Co-Optimus: And all of that can be done cooperatively with friends, correct?
Jesse: Yes! The whole campaign can be played co-op with up to four players total. You can play with friends or use the auto-matchmaking to find random players on the internet. Enemies do get stronger with each added player, but like Diablo, Dark Souls, etc., the campaign is easier overall when playing co-op. There is a mode that’s exclusively co-op though that’s quite hard – it’s meant for high level players and is certainly the most challenging PvE mode in the game. I talk a bit more about that later.
Co-Optimus: Do the other players retain all progress on their characters? In other words, are the players using/playing their own immortals that they then get to take back with them into their own game, or are they borrowing characters from the host?
Jesse: Yes, everyone is using their own characters that retain progression, everyone in game can complete quests, everyone gets equal XP, each player has their own unique batch of loot, and so forth. There’s no fighting over who should get what loot or spam-clicking to get the drops or trying to last-hit to make sure you get the kill. You can join a friend’s game at any point in their quest line, help them through tough areas with your more powerful character, whatever you like. It’s pretty lenient from a co-op perspective, allowing you to play how you want with your friends.
Co-Optimus: Are there any other co-op modes for players outside of the campaign?
Jesse: Yes! There is an objective based PvP mode that allows 1v1 and 2v2. The PvP is really fun actually. As different as the enemies are, you do eventually learn their ins and outs. But other real live people are much trickier and unpredictable.
And there is “The Gauntlet”, which is a 4-player co-op only mode! You can’t even play it by yourself, how about that! In The Gauntlet, each player controls only one immortal, where you face waves of increasingly powerful enemies with partially randomized abilities on a small level. Anyone who dies is out permanently until the end of the wave, and if your whole team is wiped, you lose. If you manage to get through the 25-wave gauntlet then you’re rewarded with extra nice drops. There are different difficulty levels for all character levels but it is aimed at high level play once you’ve completed the campaign.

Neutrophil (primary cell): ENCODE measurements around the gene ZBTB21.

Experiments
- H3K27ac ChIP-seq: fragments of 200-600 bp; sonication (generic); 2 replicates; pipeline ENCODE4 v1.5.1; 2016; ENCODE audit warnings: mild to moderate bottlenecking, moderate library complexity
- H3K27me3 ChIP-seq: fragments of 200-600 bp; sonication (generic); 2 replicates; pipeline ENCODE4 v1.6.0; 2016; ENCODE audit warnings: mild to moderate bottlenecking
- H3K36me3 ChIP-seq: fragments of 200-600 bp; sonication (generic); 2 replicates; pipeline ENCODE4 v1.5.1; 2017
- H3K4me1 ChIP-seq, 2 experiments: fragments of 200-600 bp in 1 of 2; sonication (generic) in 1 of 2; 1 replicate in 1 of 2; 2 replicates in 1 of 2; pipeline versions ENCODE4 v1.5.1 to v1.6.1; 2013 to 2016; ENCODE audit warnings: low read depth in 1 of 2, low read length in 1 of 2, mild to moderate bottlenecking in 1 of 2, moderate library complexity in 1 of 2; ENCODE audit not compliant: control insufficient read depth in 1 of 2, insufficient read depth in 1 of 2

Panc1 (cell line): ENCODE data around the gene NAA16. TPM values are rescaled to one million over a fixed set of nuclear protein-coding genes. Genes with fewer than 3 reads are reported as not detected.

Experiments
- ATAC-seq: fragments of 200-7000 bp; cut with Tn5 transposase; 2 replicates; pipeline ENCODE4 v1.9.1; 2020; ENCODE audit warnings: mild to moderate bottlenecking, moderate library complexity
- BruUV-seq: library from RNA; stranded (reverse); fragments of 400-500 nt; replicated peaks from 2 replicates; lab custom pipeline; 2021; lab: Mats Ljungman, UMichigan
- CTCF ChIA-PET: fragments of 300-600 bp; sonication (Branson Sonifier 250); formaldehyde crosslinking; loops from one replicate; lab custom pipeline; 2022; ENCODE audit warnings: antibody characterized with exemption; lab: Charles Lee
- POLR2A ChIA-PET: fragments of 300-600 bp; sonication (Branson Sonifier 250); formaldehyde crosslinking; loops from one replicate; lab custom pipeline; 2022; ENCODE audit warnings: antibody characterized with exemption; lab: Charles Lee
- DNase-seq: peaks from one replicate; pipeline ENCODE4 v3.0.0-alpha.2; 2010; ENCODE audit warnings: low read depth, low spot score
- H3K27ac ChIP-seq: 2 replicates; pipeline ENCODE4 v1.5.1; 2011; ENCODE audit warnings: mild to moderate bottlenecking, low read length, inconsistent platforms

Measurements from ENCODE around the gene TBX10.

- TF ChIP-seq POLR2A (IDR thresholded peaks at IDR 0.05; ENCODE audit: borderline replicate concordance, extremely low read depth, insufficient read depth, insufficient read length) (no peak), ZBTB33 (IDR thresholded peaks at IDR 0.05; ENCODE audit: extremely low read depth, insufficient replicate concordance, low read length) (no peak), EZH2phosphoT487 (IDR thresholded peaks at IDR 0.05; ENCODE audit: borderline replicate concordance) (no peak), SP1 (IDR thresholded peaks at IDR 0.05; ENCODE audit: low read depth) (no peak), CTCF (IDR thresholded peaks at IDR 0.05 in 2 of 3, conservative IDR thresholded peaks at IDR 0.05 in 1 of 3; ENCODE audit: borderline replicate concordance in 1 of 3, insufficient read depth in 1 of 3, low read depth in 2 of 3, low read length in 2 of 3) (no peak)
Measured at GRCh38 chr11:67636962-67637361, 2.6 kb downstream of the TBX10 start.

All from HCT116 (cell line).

At the high levels you sometimes get crazy combinations of abilities that you really have to co-ordinate to beat. Players used to complain that the highest difficulty was impossible, until eventually teams would get extremely co-ordinated and figure out how to beat it. So, of course we had to make an even harder difficulty...
Co-Optimus: Shifting gears to the development and overall design of the game, why did you choose to start things off with a browser game instead of shoot for a release through a digital platform? Did that decision also influence the game being free-to-play?
Jesse: Actually, originally I did want it to be a digital download game. I launched the first version way back in 2009, charged a flat fee, and applied to be released on Steam. At the time, without Greenlight it was very difficult for a game like Immortal Empire to be released on Steam without a major publisher behind you. Our application was rejected but thanks to Greenlight, we’re back in the mix again.
On the web version the flat fee really restricted our total population, which is just so important for the longevity of a multiplayer game. When we switched to free-to-play, our population went up astronomically, and we knew that this was the best way to keep a decent population of players in the game over the long term. Of course, this meant we had to add a virtual currency like most free-to-play games so that we could continue to develop features and such, which is always a tricky business to get right.